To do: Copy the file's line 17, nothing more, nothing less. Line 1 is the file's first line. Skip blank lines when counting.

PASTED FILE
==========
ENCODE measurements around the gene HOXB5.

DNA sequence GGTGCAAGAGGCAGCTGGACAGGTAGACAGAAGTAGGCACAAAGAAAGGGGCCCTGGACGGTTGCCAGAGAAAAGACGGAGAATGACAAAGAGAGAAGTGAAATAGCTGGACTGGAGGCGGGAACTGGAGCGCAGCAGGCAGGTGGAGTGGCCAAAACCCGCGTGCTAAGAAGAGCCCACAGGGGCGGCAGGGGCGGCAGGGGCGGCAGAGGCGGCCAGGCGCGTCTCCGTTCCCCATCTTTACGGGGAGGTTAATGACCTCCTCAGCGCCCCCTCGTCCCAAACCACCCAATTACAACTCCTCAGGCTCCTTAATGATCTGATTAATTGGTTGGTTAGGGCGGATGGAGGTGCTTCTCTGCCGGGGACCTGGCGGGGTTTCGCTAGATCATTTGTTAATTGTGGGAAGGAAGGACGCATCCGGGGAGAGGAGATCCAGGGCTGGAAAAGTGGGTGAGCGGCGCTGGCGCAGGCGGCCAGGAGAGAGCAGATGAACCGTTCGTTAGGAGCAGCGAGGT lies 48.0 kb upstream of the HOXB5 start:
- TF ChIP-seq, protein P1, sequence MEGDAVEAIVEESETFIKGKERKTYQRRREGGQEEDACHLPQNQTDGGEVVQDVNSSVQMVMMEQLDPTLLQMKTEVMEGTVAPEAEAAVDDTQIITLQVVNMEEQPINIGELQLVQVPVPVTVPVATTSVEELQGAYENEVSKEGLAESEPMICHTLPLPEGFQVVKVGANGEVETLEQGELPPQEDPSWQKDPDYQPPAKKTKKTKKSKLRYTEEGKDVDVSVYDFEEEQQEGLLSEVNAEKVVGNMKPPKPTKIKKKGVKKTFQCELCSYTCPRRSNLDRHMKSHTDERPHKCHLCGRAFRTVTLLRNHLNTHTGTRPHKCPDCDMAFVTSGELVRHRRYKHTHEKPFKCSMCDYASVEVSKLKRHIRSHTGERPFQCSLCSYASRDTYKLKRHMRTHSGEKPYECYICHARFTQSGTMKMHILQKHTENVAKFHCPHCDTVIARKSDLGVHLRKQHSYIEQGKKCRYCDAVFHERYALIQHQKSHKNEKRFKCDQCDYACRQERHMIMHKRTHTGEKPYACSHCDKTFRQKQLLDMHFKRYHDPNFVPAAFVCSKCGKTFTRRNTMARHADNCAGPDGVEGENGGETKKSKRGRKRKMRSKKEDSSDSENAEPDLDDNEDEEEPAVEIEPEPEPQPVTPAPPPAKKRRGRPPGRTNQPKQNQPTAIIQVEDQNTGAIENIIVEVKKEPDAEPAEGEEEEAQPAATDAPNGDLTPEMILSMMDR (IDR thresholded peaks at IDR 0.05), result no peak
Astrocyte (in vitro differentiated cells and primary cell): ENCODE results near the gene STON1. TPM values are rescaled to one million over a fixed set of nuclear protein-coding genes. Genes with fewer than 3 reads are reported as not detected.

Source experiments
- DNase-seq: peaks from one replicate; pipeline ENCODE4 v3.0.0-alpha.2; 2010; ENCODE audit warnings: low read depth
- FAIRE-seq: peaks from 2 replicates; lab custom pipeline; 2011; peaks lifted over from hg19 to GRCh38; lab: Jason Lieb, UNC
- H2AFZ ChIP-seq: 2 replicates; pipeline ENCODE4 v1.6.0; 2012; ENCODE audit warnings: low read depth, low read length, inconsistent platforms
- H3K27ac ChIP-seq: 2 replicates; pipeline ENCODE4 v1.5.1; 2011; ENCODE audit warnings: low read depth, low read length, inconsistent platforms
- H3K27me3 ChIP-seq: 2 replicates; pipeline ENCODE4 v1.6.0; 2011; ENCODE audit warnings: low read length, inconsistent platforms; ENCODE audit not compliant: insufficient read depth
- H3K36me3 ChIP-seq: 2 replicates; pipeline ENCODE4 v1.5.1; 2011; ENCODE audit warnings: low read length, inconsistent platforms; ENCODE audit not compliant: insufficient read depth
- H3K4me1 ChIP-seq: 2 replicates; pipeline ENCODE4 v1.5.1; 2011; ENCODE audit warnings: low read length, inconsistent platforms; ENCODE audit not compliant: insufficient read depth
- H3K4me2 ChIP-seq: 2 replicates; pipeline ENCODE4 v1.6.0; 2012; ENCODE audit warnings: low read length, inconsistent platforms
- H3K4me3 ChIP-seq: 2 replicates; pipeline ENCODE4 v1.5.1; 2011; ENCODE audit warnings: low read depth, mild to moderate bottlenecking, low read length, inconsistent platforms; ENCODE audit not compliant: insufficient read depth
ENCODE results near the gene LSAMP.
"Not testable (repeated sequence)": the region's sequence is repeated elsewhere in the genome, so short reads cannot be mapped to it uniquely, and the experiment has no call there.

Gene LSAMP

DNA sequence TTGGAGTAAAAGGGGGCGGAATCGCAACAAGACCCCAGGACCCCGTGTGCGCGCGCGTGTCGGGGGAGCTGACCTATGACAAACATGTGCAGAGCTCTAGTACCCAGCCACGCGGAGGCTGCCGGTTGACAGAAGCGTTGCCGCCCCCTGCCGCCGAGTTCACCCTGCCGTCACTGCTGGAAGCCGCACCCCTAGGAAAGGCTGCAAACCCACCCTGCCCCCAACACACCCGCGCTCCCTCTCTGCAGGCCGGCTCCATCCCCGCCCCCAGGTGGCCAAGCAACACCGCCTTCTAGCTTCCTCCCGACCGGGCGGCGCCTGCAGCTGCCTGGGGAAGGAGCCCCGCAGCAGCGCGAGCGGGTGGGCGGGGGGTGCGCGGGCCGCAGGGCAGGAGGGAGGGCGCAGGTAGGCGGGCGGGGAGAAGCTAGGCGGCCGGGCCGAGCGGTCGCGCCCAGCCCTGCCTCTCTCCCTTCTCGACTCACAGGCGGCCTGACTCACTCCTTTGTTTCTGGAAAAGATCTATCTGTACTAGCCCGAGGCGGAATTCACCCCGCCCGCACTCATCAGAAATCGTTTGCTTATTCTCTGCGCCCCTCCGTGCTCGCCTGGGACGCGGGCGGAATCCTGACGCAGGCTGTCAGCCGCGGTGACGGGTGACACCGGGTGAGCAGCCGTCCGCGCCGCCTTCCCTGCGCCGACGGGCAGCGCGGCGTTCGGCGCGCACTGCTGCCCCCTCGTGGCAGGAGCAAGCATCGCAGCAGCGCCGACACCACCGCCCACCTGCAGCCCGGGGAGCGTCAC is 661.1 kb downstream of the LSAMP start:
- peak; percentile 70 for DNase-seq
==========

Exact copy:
Gene LSAMP